The great power play: Can America really move to a low-carbon economy?

When you talk to Wayne Laufer about the future of wind and solar power, don’t refer to those forms of power generation as “alternative” energy.

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Wayne and Gayle Laufer
(Photo by Bob Phelan)

“They’re supplemental sources of energy — not alternative,” says Laufer, CE’67.
Wind, solar or other so-called alternative energy sources make up only a tiny fraction of the U.S. power supply and cannot possibly generate enough power to meet 100 percent of the nation’s energy demand, let alone the world’s, Laufer says. Even if the U.S. were able to triple wind and solar power capacity, it would still amount to less than 10 percent of the energy required to power the nation.
That’s why Laufer thinks it’s incorrect to refer to these energy sources as “alternatives” to the most common sources of energy: the fossil fuels that have powered the U.S. economy since the Industrial Revolution.
Of course, some may see Laufer’s view as incorrect — at least politically if not technically. But that hardly matters to Laufer, a veteran oilman who, along with his wife, Gayle, recently donated $3.4 million to Missouri S&T to create the university’s first endowed chair for energy. Laufer is not opposed to developing solar, wind and other renewable energy technologies. But he worries that investing too heavily in those sectors may short-change the U.S. economy, which still relies heavily on fossil fuels. (About 85 percent of the nation’s power comes from petroleum, coal or natural gas.)
Laufer thinks more attention should be paid to ways of making existing sources of energy cleaner and more efficient. He would like to see more emphasis on developing technology to make coal less harmful to the environment, a push for expanding nuclear power, and a more open, honest debate about the merits of all forms of energy, traditional and non-traditional alike. He wants to make certain that the academic who becomes Missouri S&T’s Laufer Chair of Energy shares these views.

“I’m as much of an environmentalist as the next guy but you have to be realistic. You have to consider the economics, the technology and the efficiencies of various sources of energy.

“I’m as much of an environmentalist as the next guy,” Laufer says, “but you have to be realistic. You have to consider the economics, the technology and the efficiencies of various sources of energy.
“We can be much more efficient with our primary sources of energy,” he adds. “A lot of funds (invested in renewable energy research and development) could be better used improving our ability to get the most out of our current fuel sources.”
Seizing opportunities
Laufer spent 40 years in the oil business. He started his career as a “grunt engineer” at Shell Oil and ended it by selling his oil exploration company just before the bottom fell out of the global economy in 2008. Throughout his career, he’s had a knack for seizing opportunities, and he hopes that by endowing this faculty position at S&T, he’ll help the university do the same.

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Joan Woodard
(Photo by Bob Phelan)

In contrast to Laufer’s views, other alumni, such as Joan Woodard, AMth’73, believe universities, in partnership with government and industry, should drive the advancement of all low-carbon energy sources, as well as reduce the environmental footprint of all fossil sources.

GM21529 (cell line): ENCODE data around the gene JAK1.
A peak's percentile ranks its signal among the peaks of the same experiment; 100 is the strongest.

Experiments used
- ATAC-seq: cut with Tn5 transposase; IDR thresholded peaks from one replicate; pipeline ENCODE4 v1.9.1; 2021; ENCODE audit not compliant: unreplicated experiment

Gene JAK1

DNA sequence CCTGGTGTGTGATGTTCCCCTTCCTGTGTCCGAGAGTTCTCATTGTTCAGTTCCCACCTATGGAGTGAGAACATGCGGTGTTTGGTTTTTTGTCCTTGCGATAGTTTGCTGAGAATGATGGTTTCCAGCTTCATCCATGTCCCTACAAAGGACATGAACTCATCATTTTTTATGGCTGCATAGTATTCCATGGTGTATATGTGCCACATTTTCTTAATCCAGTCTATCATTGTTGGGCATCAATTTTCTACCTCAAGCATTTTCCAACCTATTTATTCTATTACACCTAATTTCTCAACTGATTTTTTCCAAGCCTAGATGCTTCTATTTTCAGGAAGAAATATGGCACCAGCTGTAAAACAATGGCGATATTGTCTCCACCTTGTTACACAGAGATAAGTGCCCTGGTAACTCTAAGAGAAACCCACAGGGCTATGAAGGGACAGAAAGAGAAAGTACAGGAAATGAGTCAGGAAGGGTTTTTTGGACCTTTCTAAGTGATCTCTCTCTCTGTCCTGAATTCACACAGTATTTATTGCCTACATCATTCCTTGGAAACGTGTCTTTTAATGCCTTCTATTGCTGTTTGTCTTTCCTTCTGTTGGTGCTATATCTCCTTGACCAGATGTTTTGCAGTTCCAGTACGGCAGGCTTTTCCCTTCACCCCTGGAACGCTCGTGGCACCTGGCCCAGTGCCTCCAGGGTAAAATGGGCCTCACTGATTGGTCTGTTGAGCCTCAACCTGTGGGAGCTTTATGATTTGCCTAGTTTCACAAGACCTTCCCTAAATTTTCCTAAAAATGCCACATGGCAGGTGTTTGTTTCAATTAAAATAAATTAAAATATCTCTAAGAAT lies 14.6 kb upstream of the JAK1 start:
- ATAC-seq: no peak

“I strongly believe the message should be that we need all the resources for energy, and we need to work diligently on carbon reduction, and on pollution reduction, as well as creation of more domestic sources.”

“I strongly believe the message should be that we need all the resources for energy, and we need to work diligently on carbon reduction, and on pollution reduction, as well as creation of more domestic sources,” says Woodard, who is the executive vice president and deputy laboratory director for national security technologies and systems at Sandia National Laboratories in Albuquerque, N.M.
Missouri S&T is in a good position to address the nation’s energy crisis from all angles. Programs like geological, mining, nuclear and petroleum engineering provide a solid academic foundation for the energy sector’s future engineers and technologists, at a time when many engineers in these fields are nearing retirement. But the campus’s emphasis on energy extends beyond those traditional fields to areas ranging from transportation systems and power grids to engine design and supply-chain management. Today’s students are examining the best ways to get the most out of current systems while envisioning smarter, more efficient systems for the future. Rolla researchers also are on the vanguard in specialized research areas, from helping cities roll out fleets of plug-in hybrid vehicles to developing futuristic power grids that mimic the Internet and even the brain. And they are demonstrating practical uses of renewable energy, from hydrogen power to wind and solar, across campus. Moreover, S&T’s student design teams get first-hand experience dealing with energy issues — from designing solar-powered cars and homes to retooling a Saturn to run on hydrogen. Little wonder, then, that Chancellor John F. Carney III often uses the formula E3=C to introduce the campus’s emphasis on energy. The formula stands for “Energy, the Environment and Education Equals Civilization.”